Google has an active branch within the organization that works on a variety of life science issues, like the contact lenses that are being developed that may include a means to monitor glucose levels. Although not “sexy” the work could be some of the most important the company pursues. A new patent application for a needle-free system to draw blood shows yet another project Google has been working on.
The patent application describes a device that fires a microparticle into the skin using a gas-powered mechanism. Negative pressure would then enable the collection of a small amount of blood from the point where the microparticle enters the skin layer.
The description provided by Google indicates the microparticle could penetrate to a distance of .25 mm to 2 mm. This is sufficient to induce a “micro-emergence” of blood released by the impacted tissue, an amount described by Google as what you might get from a mosquito bite. Although this is a small amount, it would be sufficient for medical testing purposes in a variety of situations.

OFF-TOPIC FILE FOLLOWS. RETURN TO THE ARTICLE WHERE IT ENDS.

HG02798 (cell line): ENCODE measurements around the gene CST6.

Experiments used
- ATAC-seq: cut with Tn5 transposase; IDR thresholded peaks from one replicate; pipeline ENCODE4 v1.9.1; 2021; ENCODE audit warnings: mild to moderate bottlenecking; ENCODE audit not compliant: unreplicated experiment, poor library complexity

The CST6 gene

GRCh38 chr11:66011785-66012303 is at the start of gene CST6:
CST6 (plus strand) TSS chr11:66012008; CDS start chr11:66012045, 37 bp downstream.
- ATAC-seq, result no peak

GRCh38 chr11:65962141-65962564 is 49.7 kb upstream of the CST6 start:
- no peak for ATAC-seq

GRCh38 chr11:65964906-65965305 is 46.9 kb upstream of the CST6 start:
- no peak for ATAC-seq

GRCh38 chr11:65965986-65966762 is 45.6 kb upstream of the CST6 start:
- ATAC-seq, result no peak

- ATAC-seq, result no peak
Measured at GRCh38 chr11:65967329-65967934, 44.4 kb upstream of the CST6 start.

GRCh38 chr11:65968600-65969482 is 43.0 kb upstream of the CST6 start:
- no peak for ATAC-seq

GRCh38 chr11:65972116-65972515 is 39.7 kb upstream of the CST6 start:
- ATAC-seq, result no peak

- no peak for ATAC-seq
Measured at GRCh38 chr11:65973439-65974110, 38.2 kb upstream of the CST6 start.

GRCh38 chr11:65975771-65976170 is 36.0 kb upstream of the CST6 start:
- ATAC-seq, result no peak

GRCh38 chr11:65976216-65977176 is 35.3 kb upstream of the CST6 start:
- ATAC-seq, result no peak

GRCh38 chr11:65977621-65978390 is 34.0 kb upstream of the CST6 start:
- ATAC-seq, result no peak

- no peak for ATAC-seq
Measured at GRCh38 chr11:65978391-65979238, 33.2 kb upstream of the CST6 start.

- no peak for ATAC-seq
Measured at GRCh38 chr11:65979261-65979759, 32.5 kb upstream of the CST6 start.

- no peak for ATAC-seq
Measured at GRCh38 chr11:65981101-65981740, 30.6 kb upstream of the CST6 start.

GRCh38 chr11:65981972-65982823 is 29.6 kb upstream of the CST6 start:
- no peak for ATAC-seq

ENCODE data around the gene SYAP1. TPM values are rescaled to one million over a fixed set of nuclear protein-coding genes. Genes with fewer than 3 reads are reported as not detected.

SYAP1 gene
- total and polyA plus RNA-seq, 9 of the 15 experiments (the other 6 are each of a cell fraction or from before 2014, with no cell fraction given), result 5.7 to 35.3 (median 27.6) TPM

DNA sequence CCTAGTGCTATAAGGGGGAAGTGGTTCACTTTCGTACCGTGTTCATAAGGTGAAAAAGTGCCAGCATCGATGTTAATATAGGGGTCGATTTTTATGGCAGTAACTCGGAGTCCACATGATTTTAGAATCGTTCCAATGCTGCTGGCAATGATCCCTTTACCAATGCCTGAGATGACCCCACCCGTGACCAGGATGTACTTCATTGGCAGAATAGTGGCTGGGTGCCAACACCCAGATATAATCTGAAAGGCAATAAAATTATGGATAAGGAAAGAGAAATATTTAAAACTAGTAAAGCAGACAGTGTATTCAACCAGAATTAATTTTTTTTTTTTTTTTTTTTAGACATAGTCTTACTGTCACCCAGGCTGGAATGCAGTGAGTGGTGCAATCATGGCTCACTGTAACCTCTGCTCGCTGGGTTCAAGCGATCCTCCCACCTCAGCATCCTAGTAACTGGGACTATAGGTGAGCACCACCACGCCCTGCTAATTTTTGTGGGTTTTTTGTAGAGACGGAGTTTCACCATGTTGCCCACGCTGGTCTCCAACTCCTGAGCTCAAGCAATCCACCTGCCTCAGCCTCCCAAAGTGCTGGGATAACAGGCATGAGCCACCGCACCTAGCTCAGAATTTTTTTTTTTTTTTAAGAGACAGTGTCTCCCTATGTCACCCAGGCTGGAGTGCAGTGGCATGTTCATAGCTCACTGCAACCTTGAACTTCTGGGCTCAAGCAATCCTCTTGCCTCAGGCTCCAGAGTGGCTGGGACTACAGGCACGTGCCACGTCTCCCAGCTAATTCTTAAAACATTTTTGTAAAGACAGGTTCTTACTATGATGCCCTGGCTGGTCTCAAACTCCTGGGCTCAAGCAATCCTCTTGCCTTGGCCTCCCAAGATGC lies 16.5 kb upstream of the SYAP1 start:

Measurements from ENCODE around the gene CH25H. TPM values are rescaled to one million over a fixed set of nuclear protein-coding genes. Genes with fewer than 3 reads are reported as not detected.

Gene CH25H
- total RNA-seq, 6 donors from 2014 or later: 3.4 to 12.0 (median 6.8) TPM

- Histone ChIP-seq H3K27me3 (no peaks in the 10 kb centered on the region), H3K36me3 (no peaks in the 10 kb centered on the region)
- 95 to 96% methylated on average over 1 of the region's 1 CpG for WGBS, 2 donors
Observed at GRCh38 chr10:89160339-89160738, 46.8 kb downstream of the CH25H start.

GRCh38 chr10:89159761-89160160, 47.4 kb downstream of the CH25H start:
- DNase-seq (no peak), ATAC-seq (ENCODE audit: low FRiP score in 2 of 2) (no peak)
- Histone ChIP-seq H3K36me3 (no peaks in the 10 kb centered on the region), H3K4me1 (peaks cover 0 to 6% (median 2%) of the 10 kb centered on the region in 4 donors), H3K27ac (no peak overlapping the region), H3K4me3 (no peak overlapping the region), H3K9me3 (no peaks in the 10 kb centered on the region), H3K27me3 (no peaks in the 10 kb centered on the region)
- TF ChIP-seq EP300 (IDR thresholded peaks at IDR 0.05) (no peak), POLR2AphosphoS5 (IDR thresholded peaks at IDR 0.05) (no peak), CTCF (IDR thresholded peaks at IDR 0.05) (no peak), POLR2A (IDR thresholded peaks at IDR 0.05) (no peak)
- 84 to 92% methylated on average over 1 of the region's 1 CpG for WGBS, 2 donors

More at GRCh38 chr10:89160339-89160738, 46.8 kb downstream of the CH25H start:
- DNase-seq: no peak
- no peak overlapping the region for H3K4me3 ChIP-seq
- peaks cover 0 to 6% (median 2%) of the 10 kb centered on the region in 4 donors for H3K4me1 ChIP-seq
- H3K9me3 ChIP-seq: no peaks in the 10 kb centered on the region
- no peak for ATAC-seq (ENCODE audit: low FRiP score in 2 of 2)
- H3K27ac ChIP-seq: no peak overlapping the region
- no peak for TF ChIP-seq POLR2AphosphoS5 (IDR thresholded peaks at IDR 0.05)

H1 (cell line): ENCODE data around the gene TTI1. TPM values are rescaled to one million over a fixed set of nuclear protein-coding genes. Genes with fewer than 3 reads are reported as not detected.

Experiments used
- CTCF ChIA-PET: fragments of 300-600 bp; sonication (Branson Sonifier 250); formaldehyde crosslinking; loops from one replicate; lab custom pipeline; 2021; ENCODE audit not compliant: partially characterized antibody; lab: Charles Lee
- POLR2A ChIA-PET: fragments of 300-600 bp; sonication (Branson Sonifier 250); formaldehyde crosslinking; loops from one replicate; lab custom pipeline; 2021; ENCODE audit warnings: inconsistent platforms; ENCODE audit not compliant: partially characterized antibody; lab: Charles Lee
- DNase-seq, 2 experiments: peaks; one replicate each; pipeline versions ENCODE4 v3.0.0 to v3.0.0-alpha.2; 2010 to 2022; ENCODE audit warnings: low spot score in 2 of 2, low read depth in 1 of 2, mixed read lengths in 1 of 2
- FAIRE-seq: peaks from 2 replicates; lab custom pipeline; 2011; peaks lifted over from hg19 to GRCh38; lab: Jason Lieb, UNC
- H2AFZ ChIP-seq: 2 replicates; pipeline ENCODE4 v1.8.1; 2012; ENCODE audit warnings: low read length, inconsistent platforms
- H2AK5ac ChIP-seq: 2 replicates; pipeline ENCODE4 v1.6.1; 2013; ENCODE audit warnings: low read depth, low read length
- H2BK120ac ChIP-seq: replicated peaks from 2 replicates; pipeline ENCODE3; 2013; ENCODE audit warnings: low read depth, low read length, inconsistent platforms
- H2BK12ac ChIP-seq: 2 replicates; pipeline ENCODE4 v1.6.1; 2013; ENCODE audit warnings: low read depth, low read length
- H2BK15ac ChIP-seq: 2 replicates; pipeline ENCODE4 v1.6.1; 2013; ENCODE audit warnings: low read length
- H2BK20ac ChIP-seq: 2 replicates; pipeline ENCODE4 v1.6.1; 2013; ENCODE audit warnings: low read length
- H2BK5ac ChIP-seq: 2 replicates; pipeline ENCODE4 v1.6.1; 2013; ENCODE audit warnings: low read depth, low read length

Google’s application explains part of the success of the system is the fact that the size of the microparticle is below the threshold that would trigger a pain sensation for a patient. Google notes that the use of lancets of increasing smaller sizes is that they become too weak to pierce the skin, which was part of the reason for working on a different solution.
Google describes devices using this new technology that are designed for single use as well as multi-use devices that may be worn similar to a smartwatch. However, it is not clear whether Google would be able to produce and get the necessary approvals to make this device an actual product. Anyone who does not enjoy having to give up a small amount of blood via a pin prick certainly hopes so.